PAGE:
“ ‘Seated No. 6’ has total emotional impact at first viewing,” reads the jurors’ comments about La Jolla resident Marion Mettler’s submission to the Western Federation of Watercolor Societies (WFWS) upcoming show.
“There’s wonderful design, shape, color, line, and impact — it’s very entertaining. It uses all of the tools in our toolbox to make great compositions. It’s abstract but, on closer inspection, you find that there are figures. It’s not non-objective — it’s truly abstract. There are alternating warm and cool colors. The spot of yellow is repeated just enough to keep us moving through the painting.”
Mettler’s “Seated No. 6” was selected as Best of Show at the upcoming WFWS annual exhibition, which is held once every decade in San Diego. This year, it will be on display in the month of May at the San Diego Watercolor Society, 2825 Dewey Road in Liberty Station. A reception will be 5-9 p.m. Friday, May 2 as part of the Friday Night Liberty walk-through.
The WFWS is comprised of 10 watercolor societies west of the Mississippi — among them San Diego, Colorado, Texas and New Mexico — which rotate hosting the annual show. San Diego Watercolor Society communications director Stephanie Van de Wetering said it’s “a really big deal” to have the exhibition here this year. The submissions are judged “blind” (jurors don’t know who produced the works or where they reside), and San Diego Watercolor Society members won many of the top honors this year — including Mettler’s Best of Show.
“I was shocked and surprised to win Best of Show; it’s an honor and unusual thing to achieve,” Mettler told La Jolla Light. “I was delighted.”
Calling the San Diego Watercolor Society “a nice home,” Mettler said she’s been a member for years, dedicating more and more of her time to art once she retired from the publishing world.
“I do a lot of figure drawing, so these days, my watercolor works stem from the drawings I’ve done. I was a 12-year member of a group called the Fig Group, short for figure drawing group, which recently ended, so I’m going to the San Diego Watercolor Society’s drawing session most Thursdays, and that gives me a change to draw my figures. I use that material. I often do drawings on a kind of translucent paper and if I draw on that, I can put it over something else. I use pages from old books and pages as background.” From there, Mettler watercolor paints over the whole thing.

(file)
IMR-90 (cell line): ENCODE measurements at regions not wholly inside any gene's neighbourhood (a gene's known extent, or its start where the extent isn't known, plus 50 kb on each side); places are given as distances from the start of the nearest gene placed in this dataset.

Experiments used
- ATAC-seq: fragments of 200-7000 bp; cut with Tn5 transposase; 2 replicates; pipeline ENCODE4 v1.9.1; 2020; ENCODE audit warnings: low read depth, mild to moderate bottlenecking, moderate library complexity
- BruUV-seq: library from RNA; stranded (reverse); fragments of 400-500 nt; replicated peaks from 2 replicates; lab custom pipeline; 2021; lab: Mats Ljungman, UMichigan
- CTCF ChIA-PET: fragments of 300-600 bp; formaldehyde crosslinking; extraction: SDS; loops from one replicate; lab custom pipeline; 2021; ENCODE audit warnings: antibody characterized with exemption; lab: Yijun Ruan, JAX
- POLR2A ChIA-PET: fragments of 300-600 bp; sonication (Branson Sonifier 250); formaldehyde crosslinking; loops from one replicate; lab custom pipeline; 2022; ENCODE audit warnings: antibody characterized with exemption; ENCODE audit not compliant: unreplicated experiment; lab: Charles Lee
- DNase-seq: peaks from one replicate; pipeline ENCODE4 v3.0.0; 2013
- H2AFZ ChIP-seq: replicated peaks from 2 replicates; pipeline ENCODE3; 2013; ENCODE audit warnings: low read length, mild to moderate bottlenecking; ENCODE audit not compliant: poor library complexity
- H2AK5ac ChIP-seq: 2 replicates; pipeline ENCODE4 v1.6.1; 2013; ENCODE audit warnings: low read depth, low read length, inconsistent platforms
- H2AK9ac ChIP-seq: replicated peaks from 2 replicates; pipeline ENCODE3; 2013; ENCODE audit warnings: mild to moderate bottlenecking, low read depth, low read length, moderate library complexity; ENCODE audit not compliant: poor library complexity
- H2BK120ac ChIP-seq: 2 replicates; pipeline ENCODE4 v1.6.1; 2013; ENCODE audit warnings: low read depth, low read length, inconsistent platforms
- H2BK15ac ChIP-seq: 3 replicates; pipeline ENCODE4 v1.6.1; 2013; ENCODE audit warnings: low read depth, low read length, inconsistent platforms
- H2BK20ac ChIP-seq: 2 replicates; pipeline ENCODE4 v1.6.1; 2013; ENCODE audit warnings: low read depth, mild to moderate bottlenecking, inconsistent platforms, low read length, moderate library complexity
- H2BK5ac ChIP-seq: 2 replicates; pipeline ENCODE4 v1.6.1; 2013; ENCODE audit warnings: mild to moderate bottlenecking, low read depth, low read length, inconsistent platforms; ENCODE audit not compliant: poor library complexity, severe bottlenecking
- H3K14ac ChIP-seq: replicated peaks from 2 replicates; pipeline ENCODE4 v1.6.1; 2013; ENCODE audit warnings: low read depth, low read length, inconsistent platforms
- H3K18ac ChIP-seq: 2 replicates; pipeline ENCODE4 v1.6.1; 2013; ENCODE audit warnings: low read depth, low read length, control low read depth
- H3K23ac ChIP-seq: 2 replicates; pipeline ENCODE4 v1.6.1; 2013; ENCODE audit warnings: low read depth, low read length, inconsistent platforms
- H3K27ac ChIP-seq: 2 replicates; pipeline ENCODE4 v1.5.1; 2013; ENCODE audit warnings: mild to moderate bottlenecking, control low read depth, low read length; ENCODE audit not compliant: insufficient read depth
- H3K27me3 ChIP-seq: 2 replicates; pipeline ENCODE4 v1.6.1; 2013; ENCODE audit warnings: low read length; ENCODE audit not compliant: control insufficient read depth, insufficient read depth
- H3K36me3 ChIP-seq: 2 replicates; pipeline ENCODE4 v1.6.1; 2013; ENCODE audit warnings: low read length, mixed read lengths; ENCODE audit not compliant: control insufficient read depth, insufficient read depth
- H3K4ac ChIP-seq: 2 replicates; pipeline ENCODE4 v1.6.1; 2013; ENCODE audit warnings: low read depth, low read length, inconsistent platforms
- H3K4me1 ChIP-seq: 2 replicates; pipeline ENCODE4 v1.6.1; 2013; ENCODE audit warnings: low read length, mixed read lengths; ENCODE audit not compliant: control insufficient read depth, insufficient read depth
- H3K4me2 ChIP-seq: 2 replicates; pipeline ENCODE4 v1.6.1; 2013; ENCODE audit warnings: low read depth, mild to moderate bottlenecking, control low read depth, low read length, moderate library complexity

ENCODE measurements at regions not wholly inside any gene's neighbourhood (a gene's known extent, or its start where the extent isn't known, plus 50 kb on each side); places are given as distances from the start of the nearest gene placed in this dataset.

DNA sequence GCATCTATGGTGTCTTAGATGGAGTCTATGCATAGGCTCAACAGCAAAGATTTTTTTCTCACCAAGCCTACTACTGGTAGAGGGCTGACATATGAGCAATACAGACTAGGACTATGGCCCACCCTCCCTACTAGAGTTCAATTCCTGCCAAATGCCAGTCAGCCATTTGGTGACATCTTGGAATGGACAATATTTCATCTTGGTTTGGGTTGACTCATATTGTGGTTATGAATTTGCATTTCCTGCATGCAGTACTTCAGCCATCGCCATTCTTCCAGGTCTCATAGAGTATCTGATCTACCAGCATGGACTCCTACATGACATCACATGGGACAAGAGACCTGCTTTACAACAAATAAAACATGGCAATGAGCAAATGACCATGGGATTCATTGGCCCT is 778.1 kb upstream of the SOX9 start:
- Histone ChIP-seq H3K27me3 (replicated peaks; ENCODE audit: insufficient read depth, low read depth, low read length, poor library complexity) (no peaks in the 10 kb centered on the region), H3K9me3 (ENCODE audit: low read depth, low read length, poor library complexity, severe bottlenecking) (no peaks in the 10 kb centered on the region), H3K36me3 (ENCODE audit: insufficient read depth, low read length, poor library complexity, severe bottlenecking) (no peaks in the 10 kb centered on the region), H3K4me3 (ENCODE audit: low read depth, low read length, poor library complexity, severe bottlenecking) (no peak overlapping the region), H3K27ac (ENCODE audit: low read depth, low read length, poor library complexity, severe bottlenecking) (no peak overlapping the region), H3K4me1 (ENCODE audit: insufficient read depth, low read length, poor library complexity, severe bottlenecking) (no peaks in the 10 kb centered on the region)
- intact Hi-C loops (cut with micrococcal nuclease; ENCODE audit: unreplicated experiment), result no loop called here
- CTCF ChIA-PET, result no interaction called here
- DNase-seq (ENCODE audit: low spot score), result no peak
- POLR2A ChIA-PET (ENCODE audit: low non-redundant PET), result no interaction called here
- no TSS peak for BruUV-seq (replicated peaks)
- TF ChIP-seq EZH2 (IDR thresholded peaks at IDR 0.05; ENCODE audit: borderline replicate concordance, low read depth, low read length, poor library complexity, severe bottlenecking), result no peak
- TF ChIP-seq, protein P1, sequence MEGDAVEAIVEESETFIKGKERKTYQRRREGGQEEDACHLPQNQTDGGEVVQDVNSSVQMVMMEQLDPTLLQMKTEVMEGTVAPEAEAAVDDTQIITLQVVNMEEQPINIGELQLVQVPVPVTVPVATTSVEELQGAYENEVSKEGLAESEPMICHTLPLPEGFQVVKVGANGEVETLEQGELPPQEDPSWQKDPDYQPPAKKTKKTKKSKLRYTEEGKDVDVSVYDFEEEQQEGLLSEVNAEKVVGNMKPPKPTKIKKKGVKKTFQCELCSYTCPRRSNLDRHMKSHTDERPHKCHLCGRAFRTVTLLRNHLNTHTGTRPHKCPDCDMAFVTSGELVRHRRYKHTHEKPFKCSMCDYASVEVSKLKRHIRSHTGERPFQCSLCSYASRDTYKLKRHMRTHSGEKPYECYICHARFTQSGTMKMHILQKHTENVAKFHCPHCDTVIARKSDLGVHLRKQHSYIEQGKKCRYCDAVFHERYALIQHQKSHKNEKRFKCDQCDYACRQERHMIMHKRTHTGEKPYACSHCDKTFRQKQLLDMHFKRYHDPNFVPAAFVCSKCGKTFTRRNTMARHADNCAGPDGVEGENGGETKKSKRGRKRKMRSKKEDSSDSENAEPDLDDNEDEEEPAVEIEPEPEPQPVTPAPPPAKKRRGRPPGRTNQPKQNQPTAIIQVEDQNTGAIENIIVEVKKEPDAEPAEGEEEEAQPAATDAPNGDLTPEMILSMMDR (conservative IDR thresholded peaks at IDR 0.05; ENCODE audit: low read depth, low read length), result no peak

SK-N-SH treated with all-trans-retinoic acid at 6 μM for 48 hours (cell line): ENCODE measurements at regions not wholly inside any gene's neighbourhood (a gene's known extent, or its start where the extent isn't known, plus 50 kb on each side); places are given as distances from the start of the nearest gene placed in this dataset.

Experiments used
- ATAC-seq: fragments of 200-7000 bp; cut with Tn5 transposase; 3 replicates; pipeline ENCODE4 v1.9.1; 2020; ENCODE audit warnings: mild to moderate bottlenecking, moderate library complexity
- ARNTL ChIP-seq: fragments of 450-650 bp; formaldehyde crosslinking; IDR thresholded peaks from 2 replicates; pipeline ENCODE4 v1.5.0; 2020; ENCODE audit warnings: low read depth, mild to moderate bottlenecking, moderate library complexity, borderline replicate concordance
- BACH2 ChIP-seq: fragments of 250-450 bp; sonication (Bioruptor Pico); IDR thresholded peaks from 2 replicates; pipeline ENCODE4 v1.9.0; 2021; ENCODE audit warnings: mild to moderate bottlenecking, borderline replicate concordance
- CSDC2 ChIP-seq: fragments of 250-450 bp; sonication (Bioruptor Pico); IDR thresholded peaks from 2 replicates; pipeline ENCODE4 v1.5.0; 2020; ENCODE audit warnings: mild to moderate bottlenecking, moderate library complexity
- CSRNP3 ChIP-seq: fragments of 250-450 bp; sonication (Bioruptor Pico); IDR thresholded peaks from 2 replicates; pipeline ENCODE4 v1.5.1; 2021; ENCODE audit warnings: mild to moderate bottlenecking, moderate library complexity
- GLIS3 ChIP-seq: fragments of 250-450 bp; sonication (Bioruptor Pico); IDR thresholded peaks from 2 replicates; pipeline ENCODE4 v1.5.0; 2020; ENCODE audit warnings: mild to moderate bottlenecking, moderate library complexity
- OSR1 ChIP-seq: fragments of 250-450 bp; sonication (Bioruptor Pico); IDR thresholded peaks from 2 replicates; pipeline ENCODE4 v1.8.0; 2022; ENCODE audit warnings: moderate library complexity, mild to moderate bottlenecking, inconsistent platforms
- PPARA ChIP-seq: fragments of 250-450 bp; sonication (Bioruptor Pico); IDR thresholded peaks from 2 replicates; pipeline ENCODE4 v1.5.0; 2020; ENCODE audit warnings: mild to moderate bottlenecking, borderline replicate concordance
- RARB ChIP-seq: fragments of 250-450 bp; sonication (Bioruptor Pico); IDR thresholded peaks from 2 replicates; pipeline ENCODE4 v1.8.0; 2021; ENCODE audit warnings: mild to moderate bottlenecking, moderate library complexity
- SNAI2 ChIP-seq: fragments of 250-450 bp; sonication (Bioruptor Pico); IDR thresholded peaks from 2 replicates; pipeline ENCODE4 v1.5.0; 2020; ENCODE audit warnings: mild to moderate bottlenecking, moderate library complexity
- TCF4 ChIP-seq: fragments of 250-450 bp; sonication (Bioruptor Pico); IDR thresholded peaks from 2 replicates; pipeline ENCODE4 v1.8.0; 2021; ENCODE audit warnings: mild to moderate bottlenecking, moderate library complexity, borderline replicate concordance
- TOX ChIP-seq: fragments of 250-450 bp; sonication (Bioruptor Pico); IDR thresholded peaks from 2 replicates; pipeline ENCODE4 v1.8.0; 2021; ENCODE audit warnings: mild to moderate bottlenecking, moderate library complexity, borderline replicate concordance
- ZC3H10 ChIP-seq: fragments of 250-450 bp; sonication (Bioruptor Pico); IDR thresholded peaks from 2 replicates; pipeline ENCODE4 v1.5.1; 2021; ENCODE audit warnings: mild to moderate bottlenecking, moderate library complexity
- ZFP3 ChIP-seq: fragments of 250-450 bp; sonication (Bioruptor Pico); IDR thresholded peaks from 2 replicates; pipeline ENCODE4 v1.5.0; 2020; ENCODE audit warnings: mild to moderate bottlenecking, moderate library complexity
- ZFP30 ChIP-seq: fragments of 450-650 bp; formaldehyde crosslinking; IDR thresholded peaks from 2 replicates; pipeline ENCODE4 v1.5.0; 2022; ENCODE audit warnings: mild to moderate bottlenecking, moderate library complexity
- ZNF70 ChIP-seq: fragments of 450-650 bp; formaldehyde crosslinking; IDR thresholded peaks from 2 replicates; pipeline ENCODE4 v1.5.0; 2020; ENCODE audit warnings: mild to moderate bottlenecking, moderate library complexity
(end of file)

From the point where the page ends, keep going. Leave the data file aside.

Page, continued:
Of her Best of Show piece, she said: “Seated No. 6 is a recent work with two figures put together to make one piece.”
Van de Wetering opined: “(Mettler) brings collages and watercolors together. In her work, there is an abstracted figure, but she doesn’t fill in all the blanks; she allows you, the viewer, to bring your own understanding to it. It’s a balance.”
She added that the watercolor medium presents its own challenges — creatively and technically — which many artists enjoy.
“If you paint in oil, which is a classic thing to do, and make a mistake, you can cover it with white, or wipe it off and start over. There are canvases where experts have done X-rays and found layers underneath, so oil is an additive medium. Watercolor, not so much. In fact, not at all,” Van de Wetering said. “The only white you have is the white of the paper, so you have to preserve your whites and be extremely mindful as you’re painting because you can never get them back. At the same time, you have to let watercolor do its own thing. You can never recreate the same watercolor twice.”
In addition to monthly showcases of member works, the San Diego Watercolor Society also offers workshops, three levels of classes, a permanent collection from top watercolor artists, an international show in October (which is open to anyone in the world, not just members), a plein air show in December, a library of resources for members, a small gift shop,and more.
IF YOU GO: For this show only, the San Diego Watercolor Society, 2825 Dewey Road in Liberty Station, will be open from noon to 4 p.m. Sunday; and 10 a.m. to 4 p.m. Monday-Saturday. Admission is free. (619) 876-4550. sdws.org